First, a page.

Martha’s Vineyard baseball standout Jack Roberts to play with Sharks

Jack Roberts was in action last spring for the Vineyarders. — File photo by Ralph Stewart

We love phenoms. American sports fans are fascinated by phenomenally skilled and unknown players that burst into view and dominate their game.

Baseball phenoms seem to be our favorites. They have been the stuff of Broadway plays (“Damn Yankees”), successful novels (Malamud’s “The Natural”) and lyrical essays by John Updike. Phenoms have become part of the American hero mythology. And they’re fun to watch.

Our local phenom is Jack Roberts, a four-sport Martha’s Vineyard Regional High School senior.

“Jack is number one in academics, a phenomenal soccer player, point guard in basketball and a shortstop in baseball,” Jerry Murphy, general manager of the Sharks, said last week. “Last year, in 20 high school baseball games, he had 20 RBIs (runs batted in), scored 22 runs, and stole 16 bases. In 66 at bats, he hit for a .439 average with an OPS (on base plus slugging) of 1.227 with five doubles, six triples, and a home run

Jack accepted Mr. Murphy’s offer of a Sharks roster spot for the 2013 Futures Collegiate Baseball League (FCBL) season, which begins a 55-game season in early June. The FCBL, like the Cape Cod League, is a proving ground for gifted collegiate players. Amateur leagues like these require that players use wooden rather than aluminum bats used in high school and college. Professional baseball scouts are attracted to these leagues because of the caliber of play and the use of wooden bats which pro players must use and are regarded as a better measure of hitting ability.

“I invited Jack to practice with us last year and pitched batting practice to him,” Mr. Murphy said. “He’s got that smooth left-handed swing. We’re allowed one roster exception for a high school player intending to play baseball in college. He’s being heavily recruited by Harvard, Trinity, and Williams. We’ve invited him to play this season and I see him working his way into the lineup as he gets some at bats. I believe he’ll do well here.”

Jack’s senior year is a dizzying ride for the school’s top student and premier athlete. He took some time between high school state tournament basketball games to talk about his academic and athletic lives.

“We have one more quarter to go in school. So I have to keep working to maintain my class standing,” he said. He will attend Williams College in the fall as a student-athlete with an interest in history, pre-law, and science.

“I’m excited and a little nervous about playing with the Sharks but it’s a great opportunity to play against college players before I get to college,” he said. “Yeah, its going to be a ton of baseball this summer. We play 18 high school games and the Sharks play a 50-game schedule with a lot of travel. I got to know some of the players last year at practice, so I know it’s tiring, but we’ll get through it.”

While the prospect of being a pro is enticing — Jack is aware that several former Sharks are now playing professional minor league baseball — he is keeping a level head. “I’ve been to seven or eight baseball camps and I have an idea of the skills it takes to be successful. Williams is a well-regarded college baseball program but it’s also a top academic school and that’s important.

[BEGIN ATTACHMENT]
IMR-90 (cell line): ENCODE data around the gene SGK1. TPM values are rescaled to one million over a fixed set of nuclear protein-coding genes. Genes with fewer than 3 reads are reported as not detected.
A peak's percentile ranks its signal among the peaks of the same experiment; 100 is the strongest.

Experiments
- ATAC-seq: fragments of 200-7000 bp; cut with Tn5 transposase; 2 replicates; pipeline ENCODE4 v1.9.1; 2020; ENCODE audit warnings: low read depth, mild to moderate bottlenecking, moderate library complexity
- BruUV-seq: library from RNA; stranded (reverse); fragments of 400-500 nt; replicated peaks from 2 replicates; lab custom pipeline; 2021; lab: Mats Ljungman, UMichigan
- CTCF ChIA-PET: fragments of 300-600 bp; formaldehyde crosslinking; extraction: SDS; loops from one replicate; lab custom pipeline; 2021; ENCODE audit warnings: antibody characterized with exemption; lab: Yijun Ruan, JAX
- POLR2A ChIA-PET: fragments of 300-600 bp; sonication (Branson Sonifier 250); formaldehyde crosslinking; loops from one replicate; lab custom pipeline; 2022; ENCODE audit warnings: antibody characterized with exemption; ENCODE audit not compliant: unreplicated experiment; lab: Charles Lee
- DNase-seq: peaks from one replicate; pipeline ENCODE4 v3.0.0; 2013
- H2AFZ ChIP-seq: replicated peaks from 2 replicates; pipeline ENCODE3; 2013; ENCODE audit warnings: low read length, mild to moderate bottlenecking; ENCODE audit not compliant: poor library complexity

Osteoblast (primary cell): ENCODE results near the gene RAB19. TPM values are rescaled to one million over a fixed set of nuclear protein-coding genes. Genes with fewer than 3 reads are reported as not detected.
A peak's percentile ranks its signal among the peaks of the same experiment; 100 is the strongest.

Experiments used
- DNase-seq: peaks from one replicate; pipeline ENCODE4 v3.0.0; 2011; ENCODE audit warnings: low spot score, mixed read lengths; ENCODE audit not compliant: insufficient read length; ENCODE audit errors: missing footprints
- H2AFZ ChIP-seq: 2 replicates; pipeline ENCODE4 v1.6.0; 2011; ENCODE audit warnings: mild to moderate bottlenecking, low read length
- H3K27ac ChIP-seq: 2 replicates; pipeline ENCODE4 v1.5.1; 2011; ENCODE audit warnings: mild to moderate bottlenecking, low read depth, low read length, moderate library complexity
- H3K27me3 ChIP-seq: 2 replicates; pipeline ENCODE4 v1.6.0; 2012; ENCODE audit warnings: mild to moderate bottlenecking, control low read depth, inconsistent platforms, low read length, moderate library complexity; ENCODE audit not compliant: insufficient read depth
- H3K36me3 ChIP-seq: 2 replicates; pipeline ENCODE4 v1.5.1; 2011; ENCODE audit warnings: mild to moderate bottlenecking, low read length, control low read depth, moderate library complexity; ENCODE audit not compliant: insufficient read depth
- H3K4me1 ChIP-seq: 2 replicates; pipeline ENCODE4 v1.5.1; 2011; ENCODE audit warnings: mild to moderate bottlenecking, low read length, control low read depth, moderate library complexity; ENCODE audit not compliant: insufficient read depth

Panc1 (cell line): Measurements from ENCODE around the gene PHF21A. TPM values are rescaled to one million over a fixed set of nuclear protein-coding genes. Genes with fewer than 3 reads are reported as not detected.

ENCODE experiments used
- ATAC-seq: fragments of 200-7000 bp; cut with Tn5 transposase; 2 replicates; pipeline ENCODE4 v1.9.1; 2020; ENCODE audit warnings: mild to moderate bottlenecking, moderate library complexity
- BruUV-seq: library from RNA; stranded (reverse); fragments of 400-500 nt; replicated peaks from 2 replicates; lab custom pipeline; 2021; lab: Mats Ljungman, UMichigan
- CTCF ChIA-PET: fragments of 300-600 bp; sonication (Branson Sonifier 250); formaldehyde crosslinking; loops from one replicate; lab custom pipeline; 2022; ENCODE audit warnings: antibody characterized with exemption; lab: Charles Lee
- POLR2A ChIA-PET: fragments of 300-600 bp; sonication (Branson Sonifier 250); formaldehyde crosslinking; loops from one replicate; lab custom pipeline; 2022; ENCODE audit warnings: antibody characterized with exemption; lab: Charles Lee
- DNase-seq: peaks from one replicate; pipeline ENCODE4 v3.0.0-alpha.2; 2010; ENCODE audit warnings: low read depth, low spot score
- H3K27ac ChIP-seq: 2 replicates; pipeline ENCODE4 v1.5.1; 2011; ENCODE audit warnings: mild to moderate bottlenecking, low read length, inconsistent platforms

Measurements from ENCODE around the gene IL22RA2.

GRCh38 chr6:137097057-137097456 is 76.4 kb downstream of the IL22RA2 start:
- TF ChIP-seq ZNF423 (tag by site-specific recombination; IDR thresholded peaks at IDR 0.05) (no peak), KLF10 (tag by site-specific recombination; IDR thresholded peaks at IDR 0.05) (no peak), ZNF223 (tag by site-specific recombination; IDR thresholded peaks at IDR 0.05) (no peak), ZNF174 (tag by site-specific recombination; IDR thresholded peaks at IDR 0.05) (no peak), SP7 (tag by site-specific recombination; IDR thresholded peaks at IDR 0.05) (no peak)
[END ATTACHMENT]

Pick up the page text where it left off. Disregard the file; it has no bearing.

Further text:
“My parents and coaches have invested a lot of time and resources in me. And guys like Sam Berlow have mentored me, really since Little League, on the physical and mental aspects of the game. I owe them a lot.”

While football, soccer, and basketball have cut into the popularity of “America’s Pastime” in recent decades, fan interest in baseball grows as a favored way to spend time watching a sport, as attendance figures attest.

Certainly the proliferation of amateur and professional parks has helped to increase fan interest. Construction of the Shark’s stadium, behind the MVRHS campus, is an example. The Marinucci Sports Group, owner of several minor league baseball franchises, scurried, successfully, to create a field for the Sharks in order to enter the newly formed FCBL in 2011.

That work continues, Mr. Murphy said. “We are installing 420 more seats now and we have approval from the airport, the Federal Aviation Administration and from the high school to install lights. Now we are raising funds for the $200,000 installation cost. We learned it’s often too hot to begin games at 5 pm and that a 7 pm start would be cooler. That’s why we need the lights.”

The Sharks have also added 100 reserved seats behind home plate, direct from Camden Yards (the Baltimore Orioles’ major league park), changed the protective mesh behind the plate to improve visibility for fans and to provide revenue to help minimize operating losses of more than $100,000 in the Sharks’ first two years.

“The field is a huge commitment for us and the benefit for the Island is that this infrastructure is in place and remains there for the high school – along with a $50,000 lawnmower,” Mr. Murphy chuckled. “Getting lights will change the dynamics of the games and enhance the fans’ experience.”

All good stuff, especially when it’s with the hope that maybe, just maybe, we’ll someday get a glimpse of the next Mick or Teddy Ballgame.